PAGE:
Multiscale mechanical studies of nacre from gastropod mollusk Trochus Nilocitus
Author(s)Bruet, Benjamin J. F. (Benjamin Jean Fernand), 1980-
Massachusetts Institute of Technology. Dept. of Materials Science and Engineering.
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(cont.) revealed jagged and branched crack fronts at plate interface, tortuous crack paths, non-uniform angles of polygons (suggesting possible intrinsic deformability and displacement/sliding). The technique of nanoindentation was carried out on individual aragonite tablets using a diamond-coated Berkovich probe tip (end-radius of 70 nm, tip angle of 142.3 degrees), at a rate of indentation of 10 [micro]N/s (load controlled), forces from 10 to 1000 [micro]N and indentation depths from 10 to 97 nm. AFM inspection of the indented region showed the existence of extensive plastic deformation within the tablet and suggested that occluded biomacromolecules may play a significant role in the deformation at loads below 100 [micro]N. Using the contact elastic theory, a Young modulus of 112.3 GPa and a hardness of 10.5 GPa were found for an individual platelet. This study shows that a biocomposite principally composed of a poor ceramic (aragonite) can achieve surprisingly good macroscopic mechanical properties thanks to a complex hierarchical structure allowing an extraordinary variety of energy-dissipating mechanisms. Our aim is to continue to formulate multiscale structure-property relationships to eventually aid in the design and advancement of new synthetic biologically inspired lightweight, hard body armor technologies.The inner columnar nacreous layer of the gastropod mollusk Trochus Niloticus is a nanostructured biocomposite with outstanding and unique mechanical properties. It is composed of [approximately]95% wt of hexagonal aragonite plates (width=5.8±0.4 [micro]m, thickness=0.87±0.07 [micro]m), stacked [approximately]40 nm apart, and [approximately]5% wt of a biomacromolecular "glue" which exists between and within the individual plates. Atomic force microscopy (AFM) revealed a dense array of nanoasperities on the top and sides of the aragonite plates ([approximately]120 nm wide). A multiscale theoretical and experimental approach was taken to identify, understand, and predict the complex deformation mechanisms and mechanical behavior of this fascinating material. Macroscopic 3-point bend tests yielded an in-plane Young modulus of 68.0 ± 11.4 GPa and 65.4 ± 9.6 GPa for freshly cut samples and samples soaked for 10 weeks respectively. A fracture strength of 231 ± 34 MPa and 213 ± 42 MPa respectively were measured. Samples soaked for 10 weeks, even if slightly less strong, exhibited major non-linearities in the stress-strain curves, emphasizing the greater toughness of hydrated nacre. Uniaxial compression yielded Young moduli of 63.8 ± 14.7 GPa for samples with the brick layers oriented parallel to the load, 19.1 ± 3.4 GPa when oriented perpendicular to it and fracture strengths of respectively 225 ± 44 and 663 ± 71 MPa. The discrepancy between the compression moduli emphasizes that very distinct deformation mechanisms prevail during these tests, which is confirmed by the fact that fracture occurs also in three different ways (respectively through thickness, interlaminar and shatter). Scanning electron microscopy (SEM) and AFM of fractured samples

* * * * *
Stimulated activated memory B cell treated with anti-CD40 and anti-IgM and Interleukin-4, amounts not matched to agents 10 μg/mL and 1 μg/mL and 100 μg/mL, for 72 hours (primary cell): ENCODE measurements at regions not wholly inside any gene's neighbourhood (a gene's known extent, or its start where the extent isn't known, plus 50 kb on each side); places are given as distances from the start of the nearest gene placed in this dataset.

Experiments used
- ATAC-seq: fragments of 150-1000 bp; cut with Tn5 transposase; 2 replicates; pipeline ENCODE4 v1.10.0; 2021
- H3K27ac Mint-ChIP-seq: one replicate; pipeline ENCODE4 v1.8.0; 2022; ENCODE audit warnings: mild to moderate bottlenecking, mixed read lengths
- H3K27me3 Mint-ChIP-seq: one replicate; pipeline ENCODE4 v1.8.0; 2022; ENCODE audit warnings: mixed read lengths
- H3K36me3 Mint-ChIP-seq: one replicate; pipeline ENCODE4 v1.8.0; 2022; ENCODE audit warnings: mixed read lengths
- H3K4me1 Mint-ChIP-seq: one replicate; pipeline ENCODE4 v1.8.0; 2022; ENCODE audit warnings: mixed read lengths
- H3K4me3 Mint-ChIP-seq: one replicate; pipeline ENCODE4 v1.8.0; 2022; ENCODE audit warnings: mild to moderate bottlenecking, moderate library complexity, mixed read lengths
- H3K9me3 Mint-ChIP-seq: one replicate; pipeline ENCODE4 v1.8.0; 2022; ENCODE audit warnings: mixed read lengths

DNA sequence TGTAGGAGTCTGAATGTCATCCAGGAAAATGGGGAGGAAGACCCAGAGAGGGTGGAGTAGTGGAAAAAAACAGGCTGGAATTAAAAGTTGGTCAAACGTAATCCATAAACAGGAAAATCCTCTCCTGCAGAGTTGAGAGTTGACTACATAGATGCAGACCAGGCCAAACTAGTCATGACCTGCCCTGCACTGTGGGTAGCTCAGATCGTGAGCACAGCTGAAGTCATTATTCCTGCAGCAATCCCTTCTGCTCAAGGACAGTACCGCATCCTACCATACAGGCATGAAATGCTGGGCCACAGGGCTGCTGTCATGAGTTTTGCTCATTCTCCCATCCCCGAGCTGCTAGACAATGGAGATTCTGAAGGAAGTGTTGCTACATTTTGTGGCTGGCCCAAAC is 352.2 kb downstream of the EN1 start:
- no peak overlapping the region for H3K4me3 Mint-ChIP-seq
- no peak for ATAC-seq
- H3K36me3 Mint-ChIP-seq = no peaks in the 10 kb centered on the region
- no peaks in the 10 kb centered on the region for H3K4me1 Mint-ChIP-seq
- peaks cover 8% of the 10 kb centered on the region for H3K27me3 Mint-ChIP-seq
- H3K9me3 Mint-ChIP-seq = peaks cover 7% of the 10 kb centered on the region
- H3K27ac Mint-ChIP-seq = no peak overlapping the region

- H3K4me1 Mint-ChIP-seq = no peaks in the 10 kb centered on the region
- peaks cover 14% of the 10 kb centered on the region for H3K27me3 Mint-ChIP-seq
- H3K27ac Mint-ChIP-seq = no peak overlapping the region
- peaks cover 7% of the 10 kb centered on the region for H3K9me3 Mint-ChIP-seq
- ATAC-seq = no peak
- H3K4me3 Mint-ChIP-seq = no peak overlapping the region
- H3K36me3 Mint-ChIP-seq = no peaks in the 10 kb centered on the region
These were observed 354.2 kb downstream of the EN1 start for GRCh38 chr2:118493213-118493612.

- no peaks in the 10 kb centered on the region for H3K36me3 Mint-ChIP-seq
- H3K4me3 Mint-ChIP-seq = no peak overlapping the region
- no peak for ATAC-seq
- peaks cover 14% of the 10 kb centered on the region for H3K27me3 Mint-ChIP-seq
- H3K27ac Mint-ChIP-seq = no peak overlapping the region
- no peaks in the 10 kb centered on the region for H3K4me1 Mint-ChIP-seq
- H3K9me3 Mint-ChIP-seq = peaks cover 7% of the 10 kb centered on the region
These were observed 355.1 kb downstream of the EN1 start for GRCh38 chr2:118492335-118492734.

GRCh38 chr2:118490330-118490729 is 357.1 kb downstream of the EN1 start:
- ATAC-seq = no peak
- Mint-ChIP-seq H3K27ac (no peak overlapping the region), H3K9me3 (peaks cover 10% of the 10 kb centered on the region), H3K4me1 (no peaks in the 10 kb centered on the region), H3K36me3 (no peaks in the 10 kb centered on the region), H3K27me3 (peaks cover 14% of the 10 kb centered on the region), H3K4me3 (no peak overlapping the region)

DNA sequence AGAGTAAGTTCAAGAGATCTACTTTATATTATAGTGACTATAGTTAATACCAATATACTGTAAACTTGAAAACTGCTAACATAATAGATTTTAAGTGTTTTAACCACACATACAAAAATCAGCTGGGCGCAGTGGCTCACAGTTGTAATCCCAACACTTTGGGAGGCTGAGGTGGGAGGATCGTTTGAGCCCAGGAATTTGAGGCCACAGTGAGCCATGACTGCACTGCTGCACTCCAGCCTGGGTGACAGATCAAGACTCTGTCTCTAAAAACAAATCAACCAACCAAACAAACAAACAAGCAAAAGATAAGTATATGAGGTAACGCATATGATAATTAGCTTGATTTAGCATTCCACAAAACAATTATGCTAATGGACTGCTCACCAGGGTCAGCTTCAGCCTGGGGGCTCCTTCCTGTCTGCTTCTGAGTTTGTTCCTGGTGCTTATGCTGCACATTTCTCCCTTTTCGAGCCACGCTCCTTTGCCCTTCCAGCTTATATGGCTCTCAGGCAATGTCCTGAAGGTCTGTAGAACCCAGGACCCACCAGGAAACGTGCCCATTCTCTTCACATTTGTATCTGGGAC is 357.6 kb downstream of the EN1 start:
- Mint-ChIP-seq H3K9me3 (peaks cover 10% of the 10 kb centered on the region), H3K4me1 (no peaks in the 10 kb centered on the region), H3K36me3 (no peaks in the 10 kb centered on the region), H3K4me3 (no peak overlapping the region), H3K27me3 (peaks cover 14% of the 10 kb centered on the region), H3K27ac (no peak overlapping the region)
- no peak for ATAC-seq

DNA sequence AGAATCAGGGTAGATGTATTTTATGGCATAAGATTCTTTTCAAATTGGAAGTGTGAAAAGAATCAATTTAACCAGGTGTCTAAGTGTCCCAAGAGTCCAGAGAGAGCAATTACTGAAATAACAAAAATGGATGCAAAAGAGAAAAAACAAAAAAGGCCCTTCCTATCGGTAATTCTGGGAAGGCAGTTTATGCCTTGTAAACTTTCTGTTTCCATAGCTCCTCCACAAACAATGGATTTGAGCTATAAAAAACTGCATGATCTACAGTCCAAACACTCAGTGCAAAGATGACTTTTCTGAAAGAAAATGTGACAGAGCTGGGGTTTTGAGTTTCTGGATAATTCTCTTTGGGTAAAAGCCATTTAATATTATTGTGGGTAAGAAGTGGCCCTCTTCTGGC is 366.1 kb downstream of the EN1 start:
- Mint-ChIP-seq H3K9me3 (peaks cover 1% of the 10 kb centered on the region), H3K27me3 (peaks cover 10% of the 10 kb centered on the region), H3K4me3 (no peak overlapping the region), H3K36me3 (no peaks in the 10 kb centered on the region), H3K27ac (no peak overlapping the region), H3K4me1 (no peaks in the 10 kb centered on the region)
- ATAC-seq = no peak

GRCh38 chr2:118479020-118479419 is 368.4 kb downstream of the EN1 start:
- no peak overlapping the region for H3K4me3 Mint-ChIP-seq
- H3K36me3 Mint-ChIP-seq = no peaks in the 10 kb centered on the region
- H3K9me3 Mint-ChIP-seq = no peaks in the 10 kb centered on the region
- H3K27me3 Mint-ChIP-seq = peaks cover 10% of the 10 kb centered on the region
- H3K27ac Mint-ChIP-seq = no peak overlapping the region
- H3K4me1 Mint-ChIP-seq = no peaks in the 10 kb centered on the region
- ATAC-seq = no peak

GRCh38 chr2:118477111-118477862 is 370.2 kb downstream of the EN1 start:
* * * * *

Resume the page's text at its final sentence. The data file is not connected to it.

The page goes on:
Thesis (S.M.)--Massachusetts Institute of Technology, Dept. of Materials Science and Engineering, 2004.Includes bibliographical references (p. 82-83).
DepartmentMassachusetts Institute of Technology. Dept. of Materials Science and Engineering.
Massachusetts Institute of Technology
Materials Science and Engineering.